Tuesday, May 13, 2008

The Pirahãs: Pariahs for Multiculturalists?

Daniel Everett with Pirahã Man
Piraña? I thought you said Pirahã!
(Image by Martin Schoeller, from 4/16/07 New Yorker)

Because my high-school-friend Pete Hale sent me a link to "Recursion and Human Thought: Why the Pirahãs don't have Numbers," with the sub-subtitle "A Talk With Daniel L. Everett," I spent my morning reading about Everett's thoughts on the problem that the language of the Pirahãs poses for Chomskian linguistics, so I have no time for a serious blog entry.

But that's never stopped me before. I simply post unserious blog entries . . . such as the following one.

The Everett article is interesting on a lot of levels, particularly for its description of the way in which the Pirahã tribe of the Amazon forest overturned not just Everett's ideas but even his identity. He didn't go native, but he changed. I'll let you read about that, as well as about recursion and such interesting things as the fact that the Pirahãs don't have numbers.

All that I have time for this morning it to note that the Pirahãs wouldn't make very good multiculturalists, for they are profoundly convinced that their culture is superior to all others:
The Pirahã's isolation is due to their very strong sense of superiority, and disdain for other cultures. Far from thinking of themselves as inferior because they lack counting, they consider their way of life the best possible way of life, and so they're not interested in assimilating other values.
On the other hand, they're very 'tolerant':
They have another interesting value, which is 'no coercion'. That's one of the strongest Pirahã values; no coercion; you don't tell other people what to do.
I suppose that multiculturalists would like this about the Pirahãs, but even this cultural value poses a problem for multiculturalism, or at least for radical multiculturalism, because this serves to underline radical multiculturalism's central contradiction, namely, that it values both tolerance and cultural equality above all else, yet these two are consistent only in a world where all cultures are equally tolerant and equally assured of cultural equality, and we don't live in that world.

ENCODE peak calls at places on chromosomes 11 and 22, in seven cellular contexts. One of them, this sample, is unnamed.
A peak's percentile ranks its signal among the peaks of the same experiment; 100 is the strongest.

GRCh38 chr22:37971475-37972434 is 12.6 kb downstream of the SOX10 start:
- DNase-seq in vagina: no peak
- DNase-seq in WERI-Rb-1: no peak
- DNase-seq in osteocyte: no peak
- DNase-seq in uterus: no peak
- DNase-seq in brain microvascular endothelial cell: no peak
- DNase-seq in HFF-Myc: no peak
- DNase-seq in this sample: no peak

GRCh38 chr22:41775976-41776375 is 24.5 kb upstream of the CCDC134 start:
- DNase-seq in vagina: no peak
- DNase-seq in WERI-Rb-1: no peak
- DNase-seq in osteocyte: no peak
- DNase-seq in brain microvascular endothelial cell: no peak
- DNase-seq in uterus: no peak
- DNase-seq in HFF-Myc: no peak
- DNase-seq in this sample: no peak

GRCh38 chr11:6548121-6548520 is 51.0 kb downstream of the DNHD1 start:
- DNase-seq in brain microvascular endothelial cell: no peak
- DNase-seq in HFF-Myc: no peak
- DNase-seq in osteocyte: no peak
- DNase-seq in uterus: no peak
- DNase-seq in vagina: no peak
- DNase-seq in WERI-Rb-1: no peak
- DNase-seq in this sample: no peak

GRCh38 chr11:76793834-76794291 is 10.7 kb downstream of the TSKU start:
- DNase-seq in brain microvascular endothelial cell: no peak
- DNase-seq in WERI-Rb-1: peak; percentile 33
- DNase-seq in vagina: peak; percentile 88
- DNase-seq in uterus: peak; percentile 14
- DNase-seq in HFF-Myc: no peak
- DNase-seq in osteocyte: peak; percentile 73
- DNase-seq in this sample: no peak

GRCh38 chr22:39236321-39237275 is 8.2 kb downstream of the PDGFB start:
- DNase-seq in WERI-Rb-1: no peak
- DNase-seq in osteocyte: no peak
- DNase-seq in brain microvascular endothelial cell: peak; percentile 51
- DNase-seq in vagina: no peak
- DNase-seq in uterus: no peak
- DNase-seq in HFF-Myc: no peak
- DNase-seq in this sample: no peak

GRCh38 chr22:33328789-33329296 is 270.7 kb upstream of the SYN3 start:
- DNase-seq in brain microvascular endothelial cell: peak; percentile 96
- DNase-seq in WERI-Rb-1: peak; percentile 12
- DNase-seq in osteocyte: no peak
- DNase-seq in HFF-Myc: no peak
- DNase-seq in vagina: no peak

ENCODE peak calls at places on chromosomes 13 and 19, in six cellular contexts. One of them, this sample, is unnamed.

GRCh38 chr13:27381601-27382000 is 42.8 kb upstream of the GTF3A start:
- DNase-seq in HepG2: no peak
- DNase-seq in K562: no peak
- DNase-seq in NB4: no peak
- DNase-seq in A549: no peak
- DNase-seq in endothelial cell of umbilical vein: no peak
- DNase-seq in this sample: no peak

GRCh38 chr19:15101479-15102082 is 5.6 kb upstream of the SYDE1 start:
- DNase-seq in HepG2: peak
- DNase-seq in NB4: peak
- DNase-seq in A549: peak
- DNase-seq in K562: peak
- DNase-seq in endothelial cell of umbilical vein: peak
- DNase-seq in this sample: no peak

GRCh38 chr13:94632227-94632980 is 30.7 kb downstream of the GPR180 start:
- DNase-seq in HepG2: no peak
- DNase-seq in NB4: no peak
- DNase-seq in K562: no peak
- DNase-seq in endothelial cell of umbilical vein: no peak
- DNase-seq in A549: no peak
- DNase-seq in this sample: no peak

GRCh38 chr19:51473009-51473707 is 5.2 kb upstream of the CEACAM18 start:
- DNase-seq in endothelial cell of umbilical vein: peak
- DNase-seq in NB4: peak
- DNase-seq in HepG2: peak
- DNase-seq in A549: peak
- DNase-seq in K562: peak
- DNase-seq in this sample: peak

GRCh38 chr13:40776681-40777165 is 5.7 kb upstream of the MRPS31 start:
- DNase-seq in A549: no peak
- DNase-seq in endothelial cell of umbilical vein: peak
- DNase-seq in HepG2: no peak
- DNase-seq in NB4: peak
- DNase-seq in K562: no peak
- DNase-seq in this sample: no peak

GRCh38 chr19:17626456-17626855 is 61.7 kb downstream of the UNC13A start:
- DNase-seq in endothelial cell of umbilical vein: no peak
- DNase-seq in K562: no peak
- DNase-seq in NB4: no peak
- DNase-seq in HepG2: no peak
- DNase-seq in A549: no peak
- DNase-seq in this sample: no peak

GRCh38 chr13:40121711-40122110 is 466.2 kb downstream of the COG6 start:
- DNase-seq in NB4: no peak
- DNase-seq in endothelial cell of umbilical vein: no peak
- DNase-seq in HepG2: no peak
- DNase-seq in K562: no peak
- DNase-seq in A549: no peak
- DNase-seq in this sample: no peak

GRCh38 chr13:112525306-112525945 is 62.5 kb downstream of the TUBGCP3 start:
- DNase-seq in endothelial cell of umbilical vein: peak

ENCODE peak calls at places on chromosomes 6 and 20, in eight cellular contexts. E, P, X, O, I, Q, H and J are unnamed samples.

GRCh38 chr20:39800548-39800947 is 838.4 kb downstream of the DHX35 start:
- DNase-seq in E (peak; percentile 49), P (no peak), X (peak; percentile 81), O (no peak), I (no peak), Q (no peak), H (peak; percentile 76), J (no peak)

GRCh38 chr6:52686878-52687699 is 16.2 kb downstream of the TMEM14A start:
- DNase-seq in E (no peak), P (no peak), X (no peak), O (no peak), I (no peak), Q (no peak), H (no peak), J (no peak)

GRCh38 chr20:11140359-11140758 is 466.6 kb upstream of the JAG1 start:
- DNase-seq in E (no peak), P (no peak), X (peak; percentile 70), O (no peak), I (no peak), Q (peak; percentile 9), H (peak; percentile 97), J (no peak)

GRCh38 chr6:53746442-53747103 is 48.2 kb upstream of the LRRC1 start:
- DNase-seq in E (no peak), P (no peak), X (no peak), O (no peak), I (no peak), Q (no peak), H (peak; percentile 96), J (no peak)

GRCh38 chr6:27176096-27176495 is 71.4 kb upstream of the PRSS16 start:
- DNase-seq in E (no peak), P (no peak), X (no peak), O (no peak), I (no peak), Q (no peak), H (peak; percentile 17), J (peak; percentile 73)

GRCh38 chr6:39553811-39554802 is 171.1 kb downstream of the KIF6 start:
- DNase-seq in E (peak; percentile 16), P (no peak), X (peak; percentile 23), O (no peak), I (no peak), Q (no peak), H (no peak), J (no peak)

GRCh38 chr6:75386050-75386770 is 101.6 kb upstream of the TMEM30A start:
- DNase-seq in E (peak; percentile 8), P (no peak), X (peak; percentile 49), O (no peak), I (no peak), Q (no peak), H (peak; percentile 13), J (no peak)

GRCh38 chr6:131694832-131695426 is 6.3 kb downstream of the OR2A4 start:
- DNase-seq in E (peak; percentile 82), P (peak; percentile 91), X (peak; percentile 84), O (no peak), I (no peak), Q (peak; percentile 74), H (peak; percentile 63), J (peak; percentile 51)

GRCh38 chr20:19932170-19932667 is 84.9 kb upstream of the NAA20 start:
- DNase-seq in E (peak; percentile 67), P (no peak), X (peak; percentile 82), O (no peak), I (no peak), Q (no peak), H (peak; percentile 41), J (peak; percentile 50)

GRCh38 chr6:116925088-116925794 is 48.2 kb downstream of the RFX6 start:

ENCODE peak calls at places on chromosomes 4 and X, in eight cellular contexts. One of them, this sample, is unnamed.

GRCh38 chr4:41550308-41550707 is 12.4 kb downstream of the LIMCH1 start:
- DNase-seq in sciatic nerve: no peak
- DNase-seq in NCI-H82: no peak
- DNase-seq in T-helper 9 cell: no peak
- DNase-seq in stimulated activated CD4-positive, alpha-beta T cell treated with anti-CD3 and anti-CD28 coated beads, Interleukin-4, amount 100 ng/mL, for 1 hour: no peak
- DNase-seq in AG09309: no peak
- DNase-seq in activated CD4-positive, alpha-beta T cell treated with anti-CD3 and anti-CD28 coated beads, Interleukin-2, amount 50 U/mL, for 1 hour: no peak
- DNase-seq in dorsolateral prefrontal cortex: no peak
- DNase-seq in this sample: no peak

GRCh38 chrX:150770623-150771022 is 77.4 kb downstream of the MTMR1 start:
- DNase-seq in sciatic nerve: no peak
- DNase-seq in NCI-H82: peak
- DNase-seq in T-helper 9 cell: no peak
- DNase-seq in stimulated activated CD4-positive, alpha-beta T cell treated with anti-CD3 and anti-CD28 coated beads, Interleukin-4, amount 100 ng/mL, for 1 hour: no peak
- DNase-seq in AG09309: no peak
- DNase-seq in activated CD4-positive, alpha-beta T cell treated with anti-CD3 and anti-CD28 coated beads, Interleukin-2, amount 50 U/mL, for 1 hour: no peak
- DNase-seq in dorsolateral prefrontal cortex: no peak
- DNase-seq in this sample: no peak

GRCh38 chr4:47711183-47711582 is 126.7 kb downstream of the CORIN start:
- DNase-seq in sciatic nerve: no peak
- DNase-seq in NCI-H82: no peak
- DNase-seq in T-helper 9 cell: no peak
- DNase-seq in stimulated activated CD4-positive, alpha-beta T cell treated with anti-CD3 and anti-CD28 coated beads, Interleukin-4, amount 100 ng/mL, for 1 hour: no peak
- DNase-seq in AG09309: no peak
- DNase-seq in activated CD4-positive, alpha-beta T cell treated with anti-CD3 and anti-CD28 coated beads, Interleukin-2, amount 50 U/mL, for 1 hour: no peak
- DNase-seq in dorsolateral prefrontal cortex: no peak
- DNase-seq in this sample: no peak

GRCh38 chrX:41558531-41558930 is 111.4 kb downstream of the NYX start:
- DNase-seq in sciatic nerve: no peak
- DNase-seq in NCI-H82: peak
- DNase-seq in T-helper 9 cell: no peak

The Pirahãs are tolerant but don't accept cultural equality. Would they be forced to accept cultural equality and thereby assimilate to multiculturalism?

I'm just asking...

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At 9:19 AM, Anonymous Anonymous said...

I just finished Prescott's book on the Conquest of Mexico and Peru by the Spanish Conquistadors. It was an amazing read that included some of the Spanish excursions into the Amazon and opened my eyes to the complexity of the varying indigenous cultures in the area.

At 3:34 PM, Blogger Horace Jeffery Hodges said...

Jacob Lumbroso, is this a real message . . . or an advertisement? Who is Prescott, and what book did he write?

Anyway, thanks for visiting.

Jeffery Hodges

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At 6:24 AM, Blogger Unknown said...

Jacob must mean this guy
Prescott . If he's still collecting royalties on this tome, then I'd say he's doing very well by now!
--let's see if my budding embedding technique that you've recently steered my way, works!
--and further re: your entry for today, Happy Birthday, too!

At 6:59 AM, Blogger Horace Jeffery Hodges said...

Pete, if Prescott is still collecting royalties, then one actually can store up treasures in heaven!

Speaking of my birthday, it was almost the death of me.

Jeffery Hodges

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